Demand dips slightly in December

Although orders for U.S. manufactured goods fell a bit in December, experts are not worried it will have a huge effect on the economy.

Orders for durable goods dropped 4.3 percent in December after a 2.6 percent rise November, according to the U.S. Department of Commerce. Reuters reported the fall in December is the largest decrease since July

The tumble may be due to a small demand for primary metals, transportation equipment, fabricated metal products, computers and electronic products and capital goods, according to Reuters. Kevin Cummins, an economist for UBS said in an interview with USA Today the market overall fell below expectations.

"Durable goods orders were weaker than expected across the board," Cummins said. "Orders were weaker than shipments, and that makes the outlook a little more murky."

A poll conducted by Reuters projected orders for durable goods would increase by 1.8 percent in December.

Drop in orders for certain industries
The fall may be partially due to a 1.6 percent decrease in orders for commercial aircrafts. Although this comes after Boeing received 319 orders for planes in November, compared with the 110 the Illinois-based company produced in November.

Along with durable goods, other sectors took a slight dive in December as well. Non-defense capital goods, which is a closely watched market, dropped 1.3 percent over the past month, despite rising by 2.6 percent in November.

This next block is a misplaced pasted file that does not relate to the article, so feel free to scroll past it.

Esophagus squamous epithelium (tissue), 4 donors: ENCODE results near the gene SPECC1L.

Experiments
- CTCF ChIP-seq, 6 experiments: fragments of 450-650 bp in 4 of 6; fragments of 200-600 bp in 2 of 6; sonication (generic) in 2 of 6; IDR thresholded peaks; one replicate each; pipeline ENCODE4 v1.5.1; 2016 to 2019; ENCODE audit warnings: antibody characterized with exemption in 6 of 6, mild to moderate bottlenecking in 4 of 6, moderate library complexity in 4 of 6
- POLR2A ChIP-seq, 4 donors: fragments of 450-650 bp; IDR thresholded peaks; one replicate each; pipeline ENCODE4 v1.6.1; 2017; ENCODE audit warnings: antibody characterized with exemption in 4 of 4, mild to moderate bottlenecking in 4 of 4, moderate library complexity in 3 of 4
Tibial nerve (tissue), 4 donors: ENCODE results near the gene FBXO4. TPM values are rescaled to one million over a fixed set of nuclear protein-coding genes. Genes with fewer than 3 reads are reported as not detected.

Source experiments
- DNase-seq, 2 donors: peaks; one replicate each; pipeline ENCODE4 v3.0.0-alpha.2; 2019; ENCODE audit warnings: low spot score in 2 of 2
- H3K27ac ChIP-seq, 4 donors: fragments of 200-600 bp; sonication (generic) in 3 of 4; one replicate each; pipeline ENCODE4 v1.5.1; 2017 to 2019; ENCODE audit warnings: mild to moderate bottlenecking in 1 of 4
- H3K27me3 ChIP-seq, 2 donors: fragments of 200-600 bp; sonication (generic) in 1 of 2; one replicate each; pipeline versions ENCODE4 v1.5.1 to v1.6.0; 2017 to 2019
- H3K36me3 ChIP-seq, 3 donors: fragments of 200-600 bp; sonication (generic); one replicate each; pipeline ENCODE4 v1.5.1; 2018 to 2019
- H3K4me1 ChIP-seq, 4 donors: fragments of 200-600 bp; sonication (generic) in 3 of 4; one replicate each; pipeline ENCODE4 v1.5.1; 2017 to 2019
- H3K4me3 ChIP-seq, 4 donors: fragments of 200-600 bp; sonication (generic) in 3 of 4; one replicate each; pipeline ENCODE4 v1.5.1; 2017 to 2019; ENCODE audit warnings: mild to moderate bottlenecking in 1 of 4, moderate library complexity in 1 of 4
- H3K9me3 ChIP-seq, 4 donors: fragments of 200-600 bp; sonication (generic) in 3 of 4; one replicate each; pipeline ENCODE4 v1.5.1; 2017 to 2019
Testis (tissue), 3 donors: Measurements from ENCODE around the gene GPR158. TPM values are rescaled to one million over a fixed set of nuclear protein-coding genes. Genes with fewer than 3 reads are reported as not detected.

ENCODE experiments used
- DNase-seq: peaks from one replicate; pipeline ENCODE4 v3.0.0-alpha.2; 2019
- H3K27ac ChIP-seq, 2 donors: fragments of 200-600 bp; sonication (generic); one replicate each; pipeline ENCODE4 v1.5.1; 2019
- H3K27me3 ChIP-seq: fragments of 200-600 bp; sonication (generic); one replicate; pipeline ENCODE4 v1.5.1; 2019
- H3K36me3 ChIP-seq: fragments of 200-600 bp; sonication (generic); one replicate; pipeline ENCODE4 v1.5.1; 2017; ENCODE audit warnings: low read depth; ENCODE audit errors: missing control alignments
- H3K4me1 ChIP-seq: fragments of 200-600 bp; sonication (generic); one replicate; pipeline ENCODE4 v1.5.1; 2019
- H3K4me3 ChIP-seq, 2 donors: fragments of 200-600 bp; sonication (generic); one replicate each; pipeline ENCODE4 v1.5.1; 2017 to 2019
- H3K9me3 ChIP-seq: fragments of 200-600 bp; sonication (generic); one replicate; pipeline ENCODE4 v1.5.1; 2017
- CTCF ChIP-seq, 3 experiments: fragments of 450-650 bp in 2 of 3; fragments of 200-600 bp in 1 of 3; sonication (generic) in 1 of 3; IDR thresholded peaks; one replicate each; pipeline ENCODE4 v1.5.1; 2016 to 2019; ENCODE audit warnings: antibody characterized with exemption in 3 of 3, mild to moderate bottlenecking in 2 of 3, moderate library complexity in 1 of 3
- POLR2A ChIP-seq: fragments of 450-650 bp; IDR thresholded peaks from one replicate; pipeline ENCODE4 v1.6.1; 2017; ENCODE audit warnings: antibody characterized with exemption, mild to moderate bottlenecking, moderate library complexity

Positive expectations ahead
Even though several sectors showed a slight sink in December, not all the news for the manufacturing industry was bad. Inventories for durable goods increased 0.8 percent in December, which is a signal of a strong GDP reading for the fourth quarter of 2013. Bloomberg reported manufactures produced plenty of cars and appliances in December to have one of the strongest quarterly gains since 2010. Several regional central banks, including Dallas, Philadelphia and New York reported increases for their sectors in December.

Even though several industries saw drops in orders, many experts believe this is just a blip on the radar. Gus Faucher, a senior economist at PNC Financial Services Group, said in an interview with Reuters the economy for 2014 should have nothing to worry about.

"Things have continued to look good at the end of 2013 and beginning of 2014," Faucher said. "I would expect that we are going to continue to see growth this year that's above what we observed in 2014."

Companies looking to hire experienced workers to help with demands can enlist the services of manufacturing recruiters.